By Dmitry Filipoff
Material Condition and Availability
“The very gallantry and determination of our young commanding officers need to be taken into account here as a danger factor, since their urge to keep on, to keep up, to keep station, and to carry out their mission in the face of any difficulty, may deter them from doing what is actually wisest and most profitable in the long run…” –Admiral Chester Nimitz
The post-Cold War Navy made major reforms to a fundamental operating construct of the fleet, its readiness cycle. The readiness cycle of the Navy is a standardized period of maintenance, training, deployment, and sustainment phases that produce ready naval power within a specified timeframe. The deployment schedule the Navy operates on is tied to how its forces are moving along at various phases in the cycle and when they become available for use after having met their needs.
A readiness cycle should be predictable in that it regularly produces naval power of consistent quality in the absence of major contingencies. From the perspective of a competitor it should be unpredictable in that it has enough margin where it can effectively surge and sustain a large number of forces on short notice to surprise and overwhelm foes if need be. It should then be able to recover from a surge in a reasonable timeframe and reset itself in stride. It should also maintain some consistency while allowing ships to undergo extensive maintenance and upgrade periods as needed.1
A readiness cycle’s viability is based on the deployment rate it serves, where a higher rate of deployment can come at the cost of more unmet needs. A cycle cannot resemble a taut rope, but rather one that keeps enough slack to maintain the necessary resilience and flexibility. These qualities are predicated on respecting the material limits of naval power. National security strategy is bounded by these limits.
During the power projection era the Navy’s readiness cycle lost its discipline. In less than 20 years the Navy has deployed under four separate cycles, and where the two most recent constructs are attempting to restore order and arrest systemic shocks that spiraled out of control. These shocks unbalanced the Navy, sapped its ability to surge the fleet, and incurred significant strategic risk with respect to great power war.
The Power Projection Era and Readiness Cycle Reform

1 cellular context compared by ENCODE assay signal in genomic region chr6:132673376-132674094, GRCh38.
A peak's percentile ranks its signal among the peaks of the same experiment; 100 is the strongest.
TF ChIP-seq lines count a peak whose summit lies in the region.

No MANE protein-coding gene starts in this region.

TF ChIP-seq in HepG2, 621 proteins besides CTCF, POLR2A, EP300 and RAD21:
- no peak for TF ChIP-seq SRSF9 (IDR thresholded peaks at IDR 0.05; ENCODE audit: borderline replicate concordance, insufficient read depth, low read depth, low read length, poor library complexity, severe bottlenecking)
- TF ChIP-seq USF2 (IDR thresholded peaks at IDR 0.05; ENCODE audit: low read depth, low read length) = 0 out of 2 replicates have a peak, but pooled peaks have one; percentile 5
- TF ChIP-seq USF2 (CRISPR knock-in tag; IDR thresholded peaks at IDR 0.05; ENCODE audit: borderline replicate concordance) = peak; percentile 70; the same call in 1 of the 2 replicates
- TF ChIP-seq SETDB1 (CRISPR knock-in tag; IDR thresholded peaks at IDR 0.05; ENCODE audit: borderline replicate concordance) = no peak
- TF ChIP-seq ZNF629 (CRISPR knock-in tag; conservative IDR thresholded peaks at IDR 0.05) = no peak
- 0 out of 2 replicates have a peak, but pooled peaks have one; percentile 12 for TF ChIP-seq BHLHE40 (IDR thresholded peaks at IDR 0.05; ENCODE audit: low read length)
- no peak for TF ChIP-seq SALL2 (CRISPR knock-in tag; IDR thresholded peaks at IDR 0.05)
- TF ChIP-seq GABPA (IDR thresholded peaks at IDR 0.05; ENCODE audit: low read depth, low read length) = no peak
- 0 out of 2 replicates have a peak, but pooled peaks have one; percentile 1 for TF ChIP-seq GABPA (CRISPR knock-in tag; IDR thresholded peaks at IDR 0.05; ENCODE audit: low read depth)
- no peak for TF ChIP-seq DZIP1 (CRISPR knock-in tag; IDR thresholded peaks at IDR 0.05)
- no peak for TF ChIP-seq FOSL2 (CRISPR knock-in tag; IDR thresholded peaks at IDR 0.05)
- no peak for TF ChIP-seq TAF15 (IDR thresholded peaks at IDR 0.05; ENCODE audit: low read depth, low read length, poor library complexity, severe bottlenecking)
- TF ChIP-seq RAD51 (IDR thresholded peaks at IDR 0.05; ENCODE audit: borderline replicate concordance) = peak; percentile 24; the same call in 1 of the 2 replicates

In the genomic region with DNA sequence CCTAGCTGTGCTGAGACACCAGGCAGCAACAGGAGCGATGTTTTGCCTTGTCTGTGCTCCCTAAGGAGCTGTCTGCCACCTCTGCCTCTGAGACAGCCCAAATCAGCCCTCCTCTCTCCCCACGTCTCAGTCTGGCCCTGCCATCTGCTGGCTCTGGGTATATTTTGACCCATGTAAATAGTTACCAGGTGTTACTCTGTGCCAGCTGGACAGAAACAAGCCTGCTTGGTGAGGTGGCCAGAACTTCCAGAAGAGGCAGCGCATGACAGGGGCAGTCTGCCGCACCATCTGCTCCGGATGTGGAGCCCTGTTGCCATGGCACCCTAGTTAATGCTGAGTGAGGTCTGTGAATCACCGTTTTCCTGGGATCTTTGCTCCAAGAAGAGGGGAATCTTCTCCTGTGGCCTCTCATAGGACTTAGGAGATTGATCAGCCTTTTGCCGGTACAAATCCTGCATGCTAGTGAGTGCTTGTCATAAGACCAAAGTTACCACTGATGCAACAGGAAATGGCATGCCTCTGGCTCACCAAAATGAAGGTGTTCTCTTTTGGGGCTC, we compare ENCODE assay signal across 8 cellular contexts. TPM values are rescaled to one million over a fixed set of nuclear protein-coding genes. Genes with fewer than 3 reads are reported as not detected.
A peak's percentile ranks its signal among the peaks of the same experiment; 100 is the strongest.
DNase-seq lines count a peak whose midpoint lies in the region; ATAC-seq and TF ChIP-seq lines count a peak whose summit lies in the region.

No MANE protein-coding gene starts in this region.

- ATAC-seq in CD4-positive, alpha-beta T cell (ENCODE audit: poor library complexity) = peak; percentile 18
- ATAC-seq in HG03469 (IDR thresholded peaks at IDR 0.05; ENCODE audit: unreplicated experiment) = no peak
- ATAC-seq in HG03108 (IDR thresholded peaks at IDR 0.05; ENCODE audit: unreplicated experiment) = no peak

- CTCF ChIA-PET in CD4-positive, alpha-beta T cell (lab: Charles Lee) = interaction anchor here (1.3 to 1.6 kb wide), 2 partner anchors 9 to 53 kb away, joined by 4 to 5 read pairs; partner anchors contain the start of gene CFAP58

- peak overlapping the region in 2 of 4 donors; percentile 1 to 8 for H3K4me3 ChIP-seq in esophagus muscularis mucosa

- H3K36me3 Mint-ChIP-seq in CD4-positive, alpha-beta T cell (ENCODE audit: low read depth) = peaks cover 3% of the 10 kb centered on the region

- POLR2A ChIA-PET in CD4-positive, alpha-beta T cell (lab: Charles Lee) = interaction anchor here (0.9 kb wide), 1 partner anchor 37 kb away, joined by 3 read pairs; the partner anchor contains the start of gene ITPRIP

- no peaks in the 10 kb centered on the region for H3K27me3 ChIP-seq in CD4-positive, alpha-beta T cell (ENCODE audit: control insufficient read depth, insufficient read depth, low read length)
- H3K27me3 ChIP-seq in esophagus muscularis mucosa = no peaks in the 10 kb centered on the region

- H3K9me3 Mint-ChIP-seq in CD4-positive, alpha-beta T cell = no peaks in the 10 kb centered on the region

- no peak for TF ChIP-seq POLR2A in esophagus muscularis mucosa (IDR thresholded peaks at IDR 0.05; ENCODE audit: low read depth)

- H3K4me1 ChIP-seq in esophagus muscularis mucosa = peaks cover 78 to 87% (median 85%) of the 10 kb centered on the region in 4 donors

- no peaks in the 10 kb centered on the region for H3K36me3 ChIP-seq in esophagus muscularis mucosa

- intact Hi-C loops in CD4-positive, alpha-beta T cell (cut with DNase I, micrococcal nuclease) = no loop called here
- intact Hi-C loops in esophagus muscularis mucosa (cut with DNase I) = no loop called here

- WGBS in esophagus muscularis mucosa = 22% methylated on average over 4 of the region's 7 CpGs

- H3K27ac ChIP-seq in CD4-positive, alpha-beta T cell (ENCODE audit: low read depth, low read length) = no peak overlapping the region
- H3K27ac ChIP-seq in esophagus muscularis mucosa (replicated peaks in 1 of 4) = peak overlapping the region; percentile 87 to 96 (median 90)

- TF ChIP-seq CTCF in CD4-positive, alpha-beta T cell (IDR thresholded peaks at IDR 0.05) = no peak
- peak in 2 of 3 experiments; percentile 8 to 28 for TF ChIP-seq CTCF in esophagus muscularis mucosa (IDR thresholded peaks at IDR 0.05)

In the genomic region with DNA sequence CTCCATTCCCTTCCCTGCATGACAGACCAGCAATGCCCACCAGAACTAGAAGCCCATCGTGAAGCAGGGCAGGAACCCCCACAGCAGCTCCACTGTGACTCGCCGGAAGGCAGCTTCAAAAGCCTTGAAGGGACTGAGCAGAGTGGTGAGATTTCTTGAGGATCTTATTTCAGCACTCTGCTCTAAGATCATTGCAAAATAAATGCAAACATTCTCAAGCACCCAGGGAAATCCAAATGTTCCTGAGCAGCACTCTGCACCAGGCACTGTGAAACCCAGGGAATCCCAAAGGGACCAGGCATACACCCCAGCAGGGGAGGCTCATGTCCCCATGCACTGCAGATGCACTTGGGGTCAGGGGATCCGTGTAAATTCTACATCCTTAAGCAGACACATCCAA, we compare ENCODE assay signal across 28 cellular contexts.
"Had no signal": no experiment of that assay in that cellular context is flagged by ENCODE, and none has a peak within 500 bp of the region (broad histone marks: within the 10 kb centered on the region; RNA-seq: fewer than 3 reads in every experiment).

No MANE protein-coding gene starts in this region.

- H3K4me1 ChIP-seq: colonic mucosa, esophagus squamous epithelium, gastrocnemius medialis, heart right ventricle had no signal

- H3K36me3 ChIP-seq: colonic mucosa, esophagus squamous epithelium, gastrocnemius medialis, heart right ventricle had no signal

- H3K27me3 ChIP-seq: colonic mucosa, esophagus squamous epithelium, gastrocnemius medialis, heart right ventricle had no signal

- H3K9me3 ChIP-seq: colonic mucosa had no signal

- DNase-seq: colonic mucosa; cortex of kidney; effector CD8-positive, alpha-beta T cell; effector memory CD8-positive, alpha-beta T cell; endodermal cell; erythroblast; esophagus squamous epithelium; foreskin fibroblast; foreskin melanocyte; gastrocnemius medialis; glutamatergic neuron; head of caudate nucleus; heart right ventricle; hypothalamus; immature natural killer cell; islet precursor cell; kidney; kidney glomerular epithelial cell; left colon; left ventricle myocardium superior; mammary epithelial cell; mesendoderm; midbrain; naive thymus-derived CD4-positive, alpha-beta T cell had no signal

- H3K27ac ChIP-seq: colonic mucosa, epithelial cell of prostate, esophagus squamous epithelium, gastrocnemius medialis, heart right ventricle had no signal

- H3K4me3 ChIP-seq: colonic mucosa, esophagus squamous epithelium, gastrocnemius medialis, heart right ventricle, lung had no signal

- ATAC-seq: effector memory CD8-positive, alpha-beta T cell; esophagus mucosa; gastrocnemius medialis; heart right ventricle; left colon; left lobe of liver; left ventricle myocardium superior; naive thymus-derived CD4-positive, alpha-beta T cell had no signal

“We kind of lost our way a few years back when we were all doing everything we could to get airplanes and ships forward into the fight…it went on and on and on, and I think that’s where the stress of not only the people and the equipment but also the processes started to break down.” –Vice Chief of Naval Operations Admiral Bill Moran
In the new national security environment of the power projection era the Navy felt it needed to increase its ability to surge the fleet on short notice as well as increase its continuous presence in forward areas. The Navy sought to accomplish this in part by making major changes to its readiness cycle through a major reform known as the Fleet Response Plan. The Navy was especially focused on increasing surge capacity, where according to the Naval Transformation Roadmap (2003):
“The recently created Fleet Response Plan (FRP) will significantly increase the rate at which we can augment deployed forces as contingencies require. Under the regular rotation approach…the majority of ships and associated units were not deployed and thus at a point in their Inter-Deployment Readiness Cycle (IDRC) that made it difficult and expensive to swiftly ‘surge’ to a crisis, conflict or for Homeland Defense. The FRP features a change in readiness posture that institutionalizes an enhanced surge capability for the Navy…a revised IDRC is being developed that meets the demand for a more responsive force. With refined maintenance, modernization, manning and training processes, as well as fully-funded readiness accounts, the Fleet can consistently sustain a level of at least 6 surge-capable carrier strike groups, with two additional strike groups able to deploy within approximately 90 days of an emergency order.”2
This surge policy was implemented and approved of just after the Iraq War began. Seven carrier battle groups conducted forward operations in support of the invasion of Iraq, with an eighth deployed in the Pacific. Five of those eight battle groups and air wings had already participated in Operation Enduring Freedom just a year before. A year later seven carrier groups simultaneously deployed in 2004 for the Summer Pulse exercise that intended to demonstrate the FRP’s surge capability.3 In relatively quick succession the Navy surged the fleet multiple times at levels not seen since the Vietnam War.4